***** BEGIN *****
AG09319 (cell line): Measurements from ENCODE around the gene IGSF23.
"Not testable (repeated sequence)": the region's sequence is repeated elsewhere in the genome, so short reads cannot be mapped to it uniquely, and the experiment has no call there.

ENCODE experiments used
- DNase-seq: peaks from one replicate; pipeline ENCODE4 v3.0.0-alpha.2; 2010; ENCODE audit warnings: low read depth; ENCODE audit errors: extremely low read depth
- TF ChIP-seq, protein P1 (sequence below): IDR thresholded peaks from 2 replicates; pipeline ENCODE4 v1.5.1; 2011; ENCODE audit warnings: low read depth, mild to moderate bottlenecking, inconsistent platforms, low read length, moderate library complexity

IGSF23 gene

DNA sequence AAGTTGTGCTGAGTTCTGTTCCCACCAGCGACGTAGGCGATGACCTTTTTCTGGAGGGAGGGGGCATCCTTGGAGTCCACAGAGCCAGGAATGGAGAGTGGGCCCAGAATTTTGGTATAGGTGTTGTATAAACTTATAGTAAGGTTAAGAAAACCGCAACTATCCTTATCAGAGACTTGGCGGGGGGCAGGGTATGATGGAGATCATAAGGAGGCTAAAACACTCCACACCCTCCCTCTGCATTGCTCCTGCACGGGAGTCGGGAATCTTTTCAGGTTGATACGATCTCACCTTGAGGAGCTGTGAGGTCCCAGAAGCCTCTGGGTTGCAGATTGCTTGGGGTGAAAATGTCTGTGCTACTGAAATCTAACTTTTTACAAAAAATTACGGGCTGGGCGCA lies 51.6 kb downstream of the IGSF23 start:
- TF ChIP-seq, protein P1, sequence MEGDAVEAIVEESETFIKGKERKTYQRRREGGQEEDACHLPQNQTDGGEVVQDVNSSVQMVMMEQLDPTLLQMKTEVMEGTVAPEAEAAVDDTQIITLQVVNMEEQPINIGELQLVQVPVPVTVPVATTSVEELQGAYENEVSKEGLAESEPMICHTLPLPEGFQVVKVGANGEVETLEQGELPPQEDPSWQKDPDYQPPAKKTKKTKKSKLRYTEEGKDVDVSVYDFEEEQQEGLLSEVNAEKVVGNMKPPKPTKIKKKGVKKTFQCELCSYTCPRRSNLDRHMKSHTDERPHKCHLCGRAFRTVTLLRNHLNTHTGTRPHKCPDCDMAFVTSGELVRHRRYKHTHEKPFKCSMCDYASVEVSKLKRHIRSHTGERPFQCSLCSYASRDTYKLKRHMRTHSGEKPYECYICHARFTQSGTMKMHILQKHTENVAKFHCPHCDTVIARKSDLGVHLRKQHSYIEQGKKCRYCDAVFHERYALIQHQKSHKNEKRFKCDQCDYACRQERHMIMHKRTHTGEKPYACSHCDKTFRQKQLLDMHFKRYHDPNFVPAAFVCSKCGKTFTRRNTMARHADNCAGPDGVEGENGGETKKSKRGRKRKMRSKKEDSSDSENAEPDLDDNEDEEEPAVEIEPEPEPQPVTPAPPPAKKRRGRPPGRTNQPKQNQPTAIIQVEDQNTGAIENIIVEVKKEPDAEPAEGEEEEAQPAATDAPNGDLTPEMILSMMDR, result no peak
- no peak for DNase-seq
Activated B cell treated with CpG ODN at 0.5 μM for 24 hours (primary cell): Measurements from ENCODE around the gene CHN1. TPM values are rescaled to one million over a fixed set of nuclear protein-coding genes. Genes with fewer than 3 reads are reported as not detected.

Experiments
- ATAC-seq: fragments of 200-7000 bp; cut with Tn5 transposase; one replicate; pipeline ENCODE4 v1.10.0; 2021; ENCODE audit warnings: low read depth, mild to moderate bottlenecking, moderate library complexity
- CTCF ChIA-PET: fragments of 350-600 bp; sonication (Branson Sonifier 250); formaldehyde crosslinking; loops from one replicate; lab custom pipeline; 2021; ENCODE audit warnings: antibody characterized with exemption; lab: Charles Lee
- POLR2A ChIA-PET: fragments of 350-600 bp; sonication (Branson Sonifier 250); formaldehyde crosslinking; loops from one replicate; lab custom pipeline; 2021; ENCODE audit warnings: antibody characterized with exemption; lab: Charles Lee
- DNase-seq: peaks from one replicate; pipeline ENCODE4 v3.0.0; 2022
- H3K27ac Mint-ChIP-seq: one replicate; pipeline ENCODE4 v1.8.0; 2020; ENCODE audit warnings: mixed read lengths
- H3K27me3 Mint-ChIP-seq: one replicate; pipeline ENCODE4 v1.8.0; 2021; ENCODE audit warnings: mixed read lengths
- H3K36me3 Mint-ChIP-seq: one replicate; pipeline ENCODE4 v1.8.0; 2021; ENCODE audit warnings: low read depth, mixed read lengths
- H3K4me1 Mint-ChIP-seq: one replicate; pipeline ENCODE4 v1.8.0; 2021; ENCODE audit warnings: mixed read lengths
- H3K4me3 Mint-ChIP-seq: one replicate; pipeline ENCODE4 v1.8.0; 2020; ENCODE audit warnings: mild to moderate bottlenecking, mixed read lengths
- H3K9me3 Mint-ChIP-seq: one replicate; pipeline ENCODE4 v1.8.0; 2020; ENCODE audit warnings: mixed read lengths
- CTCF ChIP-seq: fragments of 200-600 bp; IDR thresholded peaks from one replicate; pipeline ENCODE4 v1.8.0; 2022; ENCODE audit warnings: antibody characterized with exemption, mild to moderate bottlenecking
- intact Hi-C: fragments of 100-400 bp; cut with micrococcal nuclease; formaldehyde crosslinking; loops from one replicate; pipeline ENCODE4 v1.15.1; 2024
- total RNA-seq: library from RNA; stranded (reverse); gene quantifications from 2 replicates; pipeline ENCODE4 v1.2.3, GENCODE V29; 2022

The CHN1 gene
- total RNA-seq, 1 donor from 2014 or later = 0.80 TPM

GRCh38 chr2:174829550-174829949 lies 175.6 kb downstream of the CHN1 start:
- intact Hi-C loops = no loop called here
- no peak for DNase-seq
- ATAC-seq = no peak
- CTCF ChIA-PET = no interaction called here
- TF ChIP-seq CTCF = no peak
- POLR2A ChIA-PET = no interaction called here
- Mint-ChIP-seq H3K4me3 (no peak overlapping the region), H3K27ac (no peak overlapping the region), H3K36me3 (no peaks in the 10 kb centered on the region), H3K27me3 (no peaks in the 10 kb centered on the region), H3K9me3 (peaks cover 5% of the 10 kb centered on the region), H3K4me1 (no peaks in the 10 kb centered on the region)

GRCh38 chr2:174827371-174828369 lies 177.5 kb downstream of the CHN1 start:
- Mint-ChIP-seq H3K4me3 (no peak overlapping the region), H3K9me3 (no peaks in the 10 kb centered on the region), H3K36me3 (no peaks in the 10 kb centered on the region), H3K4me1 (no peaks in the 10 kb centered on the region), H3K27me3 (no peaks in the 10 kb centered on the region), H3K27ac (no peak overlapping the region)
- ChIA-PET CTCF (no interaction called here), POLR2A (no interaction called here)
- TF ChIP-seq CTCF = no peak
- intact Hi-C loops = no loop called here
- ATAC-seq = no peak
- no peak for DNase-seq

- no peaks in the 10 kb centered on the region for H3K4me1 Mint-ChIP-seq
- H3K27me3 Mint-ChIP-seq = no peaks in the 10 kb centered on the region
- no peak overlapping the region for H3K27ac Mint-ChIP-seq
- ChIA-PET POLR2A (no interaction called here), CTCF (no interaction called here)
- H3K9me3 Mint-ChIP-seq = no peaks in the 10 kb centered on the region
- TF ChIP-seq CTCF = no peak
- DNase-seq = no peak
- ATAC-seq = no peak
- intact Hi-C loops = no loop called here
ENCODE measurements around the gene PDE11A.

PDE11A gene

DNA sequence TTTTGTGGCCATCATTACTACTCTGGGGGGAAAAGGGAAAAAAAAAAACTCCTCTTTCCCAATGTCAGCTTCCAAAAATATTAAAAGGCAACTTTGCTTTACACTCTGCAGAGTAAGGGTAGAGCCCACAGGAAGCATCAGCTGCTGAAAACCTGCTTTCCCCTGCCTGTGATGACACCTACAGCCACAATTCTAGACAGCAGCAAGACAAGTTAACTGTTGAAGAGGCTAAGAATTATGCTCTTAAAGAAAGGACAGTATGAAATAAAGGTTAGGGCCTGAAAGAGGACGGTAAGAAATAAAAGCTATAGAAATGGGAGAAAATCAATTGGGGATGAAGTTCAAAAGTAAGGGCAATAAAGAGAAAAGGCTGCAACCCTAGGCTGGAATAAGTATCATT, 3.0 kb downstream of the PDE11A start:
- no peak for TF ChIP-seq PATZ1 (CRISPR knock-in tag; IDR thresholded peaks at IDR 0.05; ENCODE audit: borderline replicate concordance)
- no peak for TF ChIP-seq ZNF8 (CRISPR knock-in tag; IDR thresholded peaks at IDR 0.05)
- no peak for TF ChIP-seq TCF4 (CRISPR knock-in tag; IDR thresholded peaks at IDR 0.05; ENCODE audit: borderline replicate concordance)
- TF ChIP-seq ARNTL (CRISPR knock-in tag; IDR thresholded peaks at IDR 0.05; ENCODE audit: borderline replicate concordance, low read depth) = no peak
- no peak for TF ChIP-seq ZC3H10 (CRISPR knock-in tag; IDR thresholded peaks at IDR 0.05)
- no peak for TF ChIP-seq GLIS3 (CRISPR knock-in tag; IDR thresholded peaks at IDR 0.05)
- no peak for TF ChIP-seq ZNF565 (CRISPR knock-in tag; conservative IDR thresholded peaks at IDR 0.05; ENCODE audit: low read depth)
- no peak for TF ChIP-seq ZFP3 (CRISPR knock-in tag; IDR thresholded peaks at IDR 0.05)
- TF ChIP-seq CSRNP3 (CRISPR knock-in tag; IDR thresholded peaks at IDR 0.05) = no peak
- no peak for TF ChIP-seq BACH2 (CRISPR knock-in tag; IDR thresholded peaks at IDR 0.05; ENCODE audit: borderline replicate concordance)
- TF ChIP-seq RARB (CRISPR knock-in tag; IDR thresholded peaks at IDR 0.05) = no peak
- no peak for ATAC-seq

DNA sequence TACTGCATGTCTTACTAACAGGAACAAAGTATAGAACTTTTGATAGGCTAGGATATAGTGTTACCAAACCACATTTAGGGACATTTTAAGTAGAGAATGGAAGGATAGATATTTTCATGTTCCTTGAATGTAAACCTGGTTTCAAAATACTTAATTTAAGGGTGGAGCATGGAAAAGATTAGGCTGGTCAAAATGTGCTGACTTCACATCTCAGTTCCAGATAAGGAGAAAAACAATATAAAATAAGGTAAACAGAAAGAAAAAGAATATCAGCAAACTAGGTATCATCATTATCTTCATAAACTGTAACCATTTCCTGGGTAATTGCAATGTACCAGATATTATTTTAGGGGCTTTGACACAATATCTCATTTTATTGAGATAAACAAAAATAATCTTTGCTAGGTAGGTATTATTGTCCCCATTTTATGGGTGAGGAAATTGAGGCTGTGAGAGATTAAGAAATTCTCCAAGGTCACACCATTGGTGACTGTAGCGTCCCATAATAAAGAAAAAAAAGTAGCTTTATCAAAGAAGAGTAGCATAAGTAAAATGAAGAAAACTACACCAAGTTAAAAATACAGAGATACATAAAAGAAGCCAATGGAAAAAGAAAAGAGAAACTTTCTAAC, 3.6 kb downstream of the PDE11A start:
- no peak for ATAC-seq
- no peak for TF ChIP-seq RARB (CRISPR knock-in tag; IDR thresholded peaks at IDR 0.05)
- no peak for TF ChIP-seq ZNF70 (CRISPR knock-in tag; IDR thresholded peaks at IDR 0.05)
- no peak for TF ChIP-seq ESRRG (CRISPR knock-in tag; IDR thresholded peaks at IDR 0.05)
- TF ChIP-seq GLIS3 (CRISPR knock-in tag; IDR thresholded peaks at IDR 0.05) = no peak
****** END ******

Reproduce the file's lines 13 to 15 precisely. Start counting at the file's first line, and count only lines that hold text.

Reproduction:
- CTCF ChIA-PET: fragments of 350-600 bp; sonication (Branson Sonifier 250); formaldehyde crosslinking; loops from one replicate; lab custom pipeline; 2021; ENCODE audit warnings: antibody characterized with exemption; lab: Charles Lee
- POLR2A ChIA-PET: fragments of 350-600 bp; sonication (Branson Sonifier 250); formaldehyde crosslinking; loops from one replicate; lab custom pipeline; 2021; ENCODE audit warnings: antibody characterized with exemption; lab: Charles Lee
- DNase-seq: peaks from one replicate; pipeline ENCODE4 v3.0.0; 2022